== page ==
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injection drug use, fall risk model, lower extremity function



  1. Pieper, Barbara
  2. Templin, Thomas N.
  3. Goldberg, Allon


Background: Fall risk is a critical component of clinical assessment and has not been examined for persons who have injected illicit drugs and are aging.


Objectives: The aim of this study was to test and develop the Fall Risk Model for Injection Drug Users by examining the relationships among injection drug use, chronic venous insufficiency, lower extremity impairments (i.e., decreased ankle range of motion, reduced calf muscle endurance, and leg pain), age and other covariates, and the Tinetti balance and gait total score as a measure of fall risk.


Methods: A cross-sectional comparative design was used with four crossed factors. Standardized instruments were used to assess the variables. Moderated multiple regression with linear and quadratic trends in age was used to examine the nature of the relationship between the Tinetti balance and gait total and age and the potential moderating role of injection drug use. A prespecified series of models was tested.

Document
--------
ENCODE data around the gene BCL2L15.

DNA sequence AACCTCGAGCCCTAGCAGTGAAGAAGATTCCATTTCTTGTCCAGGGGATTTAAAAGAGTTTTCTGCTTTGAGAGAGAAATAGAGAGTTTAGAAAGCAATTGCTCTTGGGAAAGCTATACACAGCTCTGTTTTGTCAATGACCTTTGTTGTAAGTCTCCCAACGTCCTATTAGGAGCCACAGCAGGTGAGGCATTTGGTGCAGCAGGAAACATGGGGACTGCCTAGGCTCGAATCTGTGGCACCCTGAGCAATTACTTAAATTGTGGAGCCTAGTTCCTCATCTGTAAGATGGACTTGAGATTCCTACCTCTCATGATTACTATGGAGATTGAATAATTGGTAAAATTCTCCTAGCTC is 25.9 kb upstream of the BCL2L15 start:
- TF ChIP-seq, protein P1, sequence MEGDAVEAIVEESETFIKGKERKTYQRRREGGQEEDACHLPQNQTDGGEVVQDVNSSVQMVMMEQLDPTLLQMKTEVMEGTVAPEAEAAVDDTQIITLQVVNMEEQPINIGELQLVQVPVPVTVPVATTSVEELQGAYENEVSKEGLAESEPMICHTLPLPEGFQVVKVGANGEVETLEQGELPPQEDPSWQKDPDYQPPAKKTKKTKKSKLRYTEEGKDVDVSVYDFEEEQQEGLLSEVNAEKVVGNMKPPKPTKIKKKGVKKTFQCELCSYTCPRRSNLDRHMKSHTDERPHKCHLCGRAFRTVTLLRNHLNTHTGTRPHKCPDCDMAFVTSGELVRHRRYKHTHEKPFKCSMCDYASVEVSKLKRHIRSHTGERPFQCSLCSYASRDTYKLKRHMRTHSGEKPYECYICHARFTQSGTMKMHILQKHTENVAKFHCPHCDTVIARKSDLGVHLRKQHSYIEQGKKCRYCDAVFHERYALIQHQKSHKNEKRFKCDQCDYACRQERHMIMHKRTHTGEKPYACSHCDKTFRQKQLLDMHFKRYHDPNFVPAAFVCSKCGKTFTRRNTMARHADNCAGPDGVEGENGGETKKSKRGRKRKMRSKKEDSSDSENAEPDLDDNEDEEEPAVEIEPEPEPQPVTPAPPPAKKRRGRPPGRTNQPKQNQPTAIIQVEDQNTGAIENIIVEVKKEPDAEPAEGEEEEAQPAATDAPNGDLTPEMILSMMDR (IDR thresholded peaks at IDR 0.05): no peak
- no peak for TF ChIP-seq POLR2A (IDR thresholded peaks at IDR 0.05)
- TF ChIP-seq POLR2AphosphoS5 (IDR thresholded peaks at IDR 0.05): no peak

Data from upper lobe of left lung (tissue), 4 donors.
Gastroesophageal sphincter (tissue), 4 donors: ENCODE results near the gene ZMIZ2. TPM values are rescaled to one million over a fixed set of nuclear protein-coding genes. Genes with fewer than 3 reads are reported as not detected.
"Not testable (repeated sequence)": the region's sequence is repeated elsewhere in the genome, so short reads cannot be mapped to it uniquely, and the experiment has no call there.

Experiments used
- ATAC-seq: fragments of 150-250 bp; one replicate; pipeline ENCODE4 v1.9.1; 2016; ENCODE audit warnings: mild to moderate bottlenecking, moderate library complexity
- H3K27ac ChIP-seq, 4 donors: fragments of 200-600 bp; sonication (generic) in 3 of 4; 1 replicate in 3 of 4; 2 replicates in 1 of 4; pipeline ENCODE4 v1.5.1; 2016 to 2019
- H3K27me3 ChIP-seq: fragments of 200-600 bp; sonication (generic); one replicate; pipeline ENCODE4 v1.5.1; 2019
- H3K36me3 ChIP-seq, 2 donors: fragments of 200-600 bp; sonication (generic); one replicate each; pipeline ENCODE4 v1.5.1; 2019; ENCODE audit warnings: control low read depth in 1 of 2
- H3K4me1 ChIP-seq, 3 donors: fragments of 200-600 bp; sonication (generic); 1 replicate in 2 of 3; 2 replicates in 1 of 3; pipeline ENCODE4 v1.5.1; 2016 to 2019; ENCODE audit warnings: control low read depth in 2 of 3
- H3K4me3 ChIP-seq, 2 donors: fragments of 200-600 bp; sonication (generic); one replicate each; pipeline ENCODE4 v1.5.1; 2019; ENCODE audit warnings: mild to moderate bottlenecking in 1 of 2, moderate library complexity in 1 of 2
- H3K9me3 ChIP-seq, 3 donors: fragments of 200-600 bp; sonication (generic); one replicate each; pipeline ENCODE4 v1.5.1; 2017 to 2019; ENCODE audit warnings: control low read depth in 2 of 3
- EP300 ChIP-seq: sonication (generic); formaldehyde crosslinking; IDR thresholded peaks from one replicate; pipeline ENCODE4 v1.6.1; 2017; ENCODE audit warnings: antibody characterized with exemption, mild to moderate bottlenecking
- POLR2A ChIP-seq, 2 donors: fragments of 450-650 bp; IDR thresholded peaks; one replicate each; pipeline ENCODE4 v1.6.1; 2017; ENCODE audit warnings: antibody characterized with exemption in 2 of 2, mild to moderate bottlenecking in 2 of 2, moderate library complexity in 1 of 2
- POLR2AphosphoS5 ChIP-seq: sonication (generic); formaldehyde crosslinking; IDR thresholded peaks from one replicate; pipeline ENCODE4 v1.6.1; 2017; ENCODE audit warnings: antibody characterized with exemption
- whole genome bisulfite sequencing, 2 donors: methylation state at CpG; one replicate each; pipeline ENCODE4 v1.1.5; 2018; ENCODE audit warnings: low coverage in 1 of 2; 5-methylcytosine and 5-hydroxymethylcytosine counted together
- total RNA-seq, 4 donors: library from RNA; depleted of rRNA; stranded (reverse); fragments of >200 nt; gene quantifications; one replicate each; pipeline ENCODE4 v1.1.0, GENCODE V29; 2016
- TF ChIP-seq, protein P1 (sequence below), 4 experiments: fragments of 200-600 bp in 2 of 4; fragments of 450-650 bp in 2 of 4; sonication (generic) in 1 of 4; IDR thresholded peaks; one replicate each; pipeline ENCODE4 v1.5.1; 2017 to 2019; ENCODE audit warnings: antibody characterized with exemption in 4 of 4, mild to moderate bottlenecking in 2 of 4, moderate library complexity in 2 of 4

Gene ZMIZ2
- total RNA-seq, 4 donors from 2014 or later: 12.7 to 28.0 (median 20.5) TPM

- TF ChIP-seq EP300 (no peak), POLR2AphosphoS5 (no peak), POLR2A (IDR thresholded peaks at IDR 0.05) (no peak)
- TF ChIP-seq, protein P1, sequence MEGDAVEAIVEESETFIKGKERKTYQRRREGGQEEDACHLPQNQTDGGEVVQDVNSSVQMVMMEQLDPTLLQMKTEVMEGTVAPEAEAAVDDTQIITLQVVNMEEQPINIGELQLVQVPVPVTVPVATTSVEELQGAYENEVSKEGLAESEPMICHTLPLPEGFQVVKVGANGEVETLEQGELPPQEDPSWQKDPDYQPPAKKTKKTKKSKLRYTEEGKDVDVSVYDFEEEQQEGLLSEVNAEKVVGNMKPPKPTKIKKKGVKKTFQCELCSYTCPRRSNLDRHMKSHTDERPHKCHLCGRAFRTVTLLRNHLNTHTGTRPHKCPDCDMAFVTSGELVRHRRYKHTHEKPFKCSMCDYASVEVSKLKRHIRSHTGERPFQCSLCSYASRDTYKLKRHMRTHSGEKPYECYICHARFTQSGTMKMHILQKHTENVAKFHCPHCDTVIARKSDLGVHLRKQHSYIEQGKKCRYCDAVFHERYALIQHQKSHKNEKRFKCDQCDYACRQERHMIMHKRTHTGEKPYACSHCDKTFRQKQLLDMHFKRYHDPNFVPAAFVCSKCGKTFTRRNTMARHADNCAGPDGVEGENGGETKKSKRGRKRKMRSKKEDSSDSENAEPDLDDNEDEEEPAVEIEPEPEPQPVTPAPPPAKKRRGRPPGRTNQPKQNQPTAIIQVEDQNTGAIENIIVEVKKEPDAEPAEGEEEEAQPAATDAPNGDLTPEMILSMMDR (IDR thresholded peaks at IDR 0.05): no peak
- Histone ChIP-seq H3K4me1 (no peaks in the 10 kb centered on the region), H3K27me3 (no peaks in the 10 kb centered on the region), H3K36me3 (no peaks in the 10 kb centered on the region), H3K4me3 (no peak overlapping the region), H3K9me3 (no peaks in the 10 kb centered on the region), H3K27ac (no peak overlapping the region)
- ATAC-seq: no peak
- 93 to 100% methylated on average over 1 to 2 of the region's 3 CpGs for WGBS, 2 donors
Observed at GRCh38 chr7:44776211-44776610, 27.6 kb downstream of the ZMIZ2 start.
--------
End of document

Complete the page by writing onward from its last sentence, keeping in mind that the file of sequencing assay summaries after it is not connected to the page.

Results: Participants (n = 713) were men (46.9%) and women with a mean age of 46.26 years and primarily African American (61.7%) in methadone treatment centers. The fall risk of a 48-year-old leg injector was comparable with the fall risk of a 69-year-old who had not injected drugs. Variables were added to the model sequentially, resulting in some lost significance of some when they were explained by subsequent variables. Final significant variables in the model were employment status, number of comorbidities, ankle range of motion, leg pain, and calf muscle endurance.


Discussion: Fall risk was associated with route of drug use. Lower extremity impairments accounted for the effects of injection drug use and chronic venous insufficiency on risk for falls. Further understanding of fall risk in injection users is necessary as they age, attempt to work, and participate in activities.